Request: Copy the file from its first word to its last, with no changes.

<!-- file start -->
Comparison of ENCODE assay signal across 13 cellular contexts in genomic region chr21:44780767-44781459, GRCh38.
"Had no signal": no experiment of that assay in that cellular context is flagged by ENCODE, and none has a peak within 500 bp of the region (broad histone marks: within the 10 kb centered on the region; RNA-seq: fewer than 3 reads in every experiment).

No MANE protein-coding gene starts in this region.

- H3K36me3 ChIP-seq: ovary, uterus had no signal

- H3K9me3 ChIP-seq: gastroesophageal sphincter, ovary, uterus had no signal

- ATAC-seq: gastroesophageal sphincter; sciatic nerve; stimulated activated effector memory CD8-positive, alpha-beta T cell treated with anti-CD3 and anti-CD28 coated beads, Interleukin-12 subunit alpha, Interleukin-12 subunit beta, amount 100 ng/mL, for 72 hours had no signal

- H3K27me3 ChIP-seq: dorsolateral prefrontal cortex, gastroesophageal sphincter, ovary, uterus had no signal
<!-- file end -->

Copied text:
Comparison of ENCODE assay signal across 13 cellular contexts in genomic region chr21:44780767-44781459, GRCh38.
"Had no signal": no experiment of that assay in that cellular context is flagged by ENCODE, and none has a peak within 500 bp of the region (broad histone marks: within the 10 kb centered on the region; RNA-seq: fewer than 3 reads in every experiment).

No MANE protein-coding gene starts in this region.

- H3K36me3 ChIP-seq: ovary, uterus had no signal

- H3K9me3 ChIP-seq: gastroesophageal sphincter, ovary, uterus had no signal

- ATAC-seq: gastroesophageal sphincter; sciatic nerve; stimulated activated effector memory CD8-positive, alpha-beta T cell treated with anti-CD3 and anti-CD28 coated beads, Interleukin-12 subunit alpha, Interleukin-12 subunit beta, amount 100 ng/mL, for 72 hours had no signal

- H3K27me3 ChIP-seq: dorsolateral prefrontal cortex, gastroesophageal sphincter, ovary, uterus had no signal